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ICSA Colloquium Talk

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Title: Branch Prediction, Sorting and Complexity: Presentation by Dr David Gregg, Dept of Computer Science, Trinity College, Dublin.

What
  • Colloquium Series
When Feb 10, 2011
from 03:30 PM to 04:30 PM
Where 4.31/4.33
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One of the most important principles of modern computer architecture is to optimize for the common case. The result is that processors contain such features and caches, TLBs and branch predictors. Traditional algorithmic analysis has assumed a very simple machine model, but over the last decade there has been a great deal of interest in algorithms that take account of the cache. Branch prediction can also greatly affect performance, particularly for algorithms that perform large numbers of comparisons. In this talk we examine the branch prediction performance of several of the most important sorting algorithms. We find that different algorithms with the same overall time complexity can cause asymptotically different numbers of branch mispredictions, and that branch mispredictions can dominate the execution time of some algorithms. Through a combination of experimentation and analysis we show that insertion sort and quicksort have desirable branch prediction properties, which help to explain their good performance in practice. Finally, we argue that the interaction between architecture and algorithms can have a large impact on performance, and that understanding these interactions can be valuable for both architects and algorithm designers.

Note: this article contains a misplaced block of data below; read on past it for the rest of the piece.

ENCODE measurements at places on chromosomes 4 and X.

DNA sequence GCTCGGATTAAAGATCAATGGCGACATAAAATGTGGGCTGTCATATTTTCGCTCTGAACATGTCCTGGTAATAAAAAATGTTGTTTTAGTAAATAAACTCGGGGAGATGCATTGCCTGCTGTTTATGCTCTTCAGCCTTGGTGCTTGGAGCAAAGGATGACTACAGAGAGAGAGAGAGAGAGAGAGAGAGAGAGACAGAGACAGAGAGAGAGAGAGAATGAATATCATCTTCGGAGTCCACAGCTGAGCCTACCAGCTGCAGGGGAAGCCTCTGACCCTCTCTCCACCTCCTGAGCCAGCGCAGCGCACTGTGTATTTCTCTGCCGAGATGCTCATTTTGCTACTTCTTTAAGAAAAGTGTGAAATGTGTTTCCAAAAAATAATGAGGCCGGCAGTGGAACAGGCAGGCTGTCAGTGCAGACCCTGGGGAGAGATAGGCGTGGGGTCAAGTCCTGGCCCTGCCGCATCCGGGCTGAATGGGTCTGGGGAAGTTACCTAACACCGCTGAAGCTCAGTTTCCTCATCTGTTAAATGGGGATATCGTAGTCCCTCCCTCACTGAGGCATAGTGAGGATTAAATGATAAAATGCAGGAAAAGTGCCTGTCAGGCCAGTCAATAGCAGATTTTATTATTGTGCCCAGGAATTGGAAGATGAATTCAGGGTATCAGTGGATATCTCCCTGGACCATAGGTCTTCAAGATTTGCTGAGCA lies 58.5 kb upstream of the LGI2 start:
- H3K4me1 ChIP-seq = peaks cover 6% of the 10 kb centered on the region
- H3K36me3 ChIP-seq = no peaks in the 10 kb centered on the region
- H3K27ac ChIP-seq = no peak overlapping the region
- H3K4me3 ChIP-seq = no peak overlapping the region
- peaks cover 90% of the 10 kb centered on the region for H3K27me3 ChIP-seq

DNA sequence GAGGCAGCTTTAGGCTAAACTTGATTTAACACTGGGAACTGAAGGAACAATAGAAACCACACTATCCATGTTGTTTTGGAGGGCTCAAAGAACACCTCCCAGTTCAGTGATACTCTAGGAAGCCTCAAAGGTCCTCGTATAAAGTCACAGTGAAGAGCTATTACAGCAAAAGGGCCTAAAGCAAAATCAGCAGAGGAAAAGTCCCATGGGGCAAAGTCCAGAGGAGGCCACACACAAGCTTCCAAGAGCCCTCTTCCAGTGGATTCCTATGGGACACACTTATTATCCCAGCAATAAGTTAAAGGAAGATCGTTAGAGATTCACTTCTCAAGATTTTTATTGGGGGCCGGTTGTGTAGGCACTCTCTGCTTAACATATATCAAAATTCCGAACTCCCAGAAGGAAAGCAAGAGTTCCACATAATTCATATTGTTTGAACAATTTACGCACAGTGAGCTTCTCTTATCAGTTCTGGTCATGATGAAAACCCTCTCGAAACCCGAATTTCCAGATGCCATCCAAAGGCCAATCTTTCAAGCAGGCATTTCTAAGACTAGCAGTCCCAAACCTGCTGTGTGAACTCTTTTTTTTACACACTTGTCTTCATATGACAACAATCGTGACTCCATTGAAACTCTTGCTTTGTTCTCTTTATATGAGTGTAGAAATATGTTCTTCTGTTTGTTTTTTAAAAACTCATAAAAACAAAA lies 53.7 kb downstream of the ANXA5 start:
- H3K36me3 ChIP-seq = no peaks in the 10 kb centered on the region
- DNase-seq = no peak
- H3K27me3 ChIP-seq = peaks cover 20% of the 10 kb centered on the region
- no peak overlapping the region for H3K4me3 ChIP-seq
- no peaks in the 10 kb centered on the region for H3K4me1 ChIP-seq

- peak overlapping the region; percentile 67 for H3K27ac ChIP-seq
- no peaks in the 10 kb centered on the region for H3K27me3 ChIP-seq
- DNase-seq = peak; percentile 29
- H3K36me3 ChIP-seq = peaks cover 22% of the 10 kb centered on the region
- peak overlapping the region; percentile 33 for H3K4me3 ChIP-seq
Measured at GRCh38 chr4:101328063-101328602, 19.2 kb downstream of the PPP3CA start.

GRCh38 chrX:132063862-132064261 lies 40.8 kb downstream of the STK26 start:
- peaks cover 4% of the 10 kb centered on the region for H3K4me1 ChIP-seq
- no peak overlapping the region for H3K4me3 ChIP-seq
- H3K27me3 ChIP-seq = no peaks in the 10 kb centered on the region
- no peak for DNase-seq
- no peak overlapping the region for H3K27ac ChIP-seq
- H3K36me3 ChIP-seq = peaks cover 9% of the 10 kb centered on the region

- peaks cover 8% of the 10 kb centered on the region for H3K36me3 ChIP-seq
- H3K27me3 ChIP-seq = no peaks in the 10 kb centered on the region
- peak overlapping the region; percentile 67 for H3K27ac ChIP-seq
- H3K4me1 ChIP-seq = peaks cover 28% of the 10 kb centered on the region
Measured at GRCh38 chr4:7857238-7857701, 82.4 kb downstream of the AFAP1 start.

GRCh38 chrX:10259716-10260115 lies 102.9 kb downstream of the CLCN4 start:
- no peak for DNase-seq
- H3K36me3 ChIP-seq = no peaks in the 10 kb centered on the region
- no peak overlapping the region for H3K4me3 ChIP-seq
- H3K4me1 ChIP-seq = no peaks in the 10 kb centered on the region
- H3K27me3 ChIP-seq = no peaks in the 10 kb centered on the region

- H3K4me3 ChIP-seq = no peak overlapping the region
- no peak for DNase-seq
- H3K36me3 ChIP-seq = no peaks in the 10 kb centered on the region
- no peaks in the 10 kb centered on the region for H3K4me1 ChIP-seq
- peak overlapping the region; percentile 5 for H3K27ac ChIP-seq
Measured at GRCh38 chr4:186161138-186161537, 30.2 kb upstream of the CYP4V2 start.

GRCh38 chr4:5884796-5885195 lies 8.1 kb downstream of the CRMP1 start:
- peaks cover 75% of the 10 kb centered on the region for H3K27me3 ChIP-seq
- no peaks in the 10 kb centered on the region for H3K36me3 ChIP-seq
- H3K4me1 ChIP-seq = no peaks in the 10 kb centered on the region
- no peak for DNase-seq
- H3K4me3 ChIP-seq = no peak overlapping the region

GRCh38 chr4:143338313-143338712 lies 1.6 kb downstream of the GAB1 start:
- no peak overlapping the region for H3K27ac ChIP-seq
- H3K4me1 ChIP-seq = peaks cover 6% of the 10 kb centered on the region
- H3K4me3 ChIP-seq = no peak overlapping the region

Bio: Dr David Gregg is a senior lecturer in Computer Science and Fellow of Trinity College Dublin, where he leads the software Tools group. His research deals with compilers, program optimization and processor microarchitecture, with a particular focus on software optimization for multi-core architectures. His work includes compiler optimization, implementation of the Java virtual machine, compiling scripting languages, algorithm design, and the interaction of software with architecture. Dr Gregg has supervised six PhD students to completion, and currently supervises four PhD students. He has published more than 40 papers in international journals, including PLDI, TOPLAS, TACO, CGO and VEE. He has served on the programme committee of leading conferences such as ASPLOS, PACT and PLDI and as general chair of the ACM 2008 Virtual Execution Environments (VEE) conference. 

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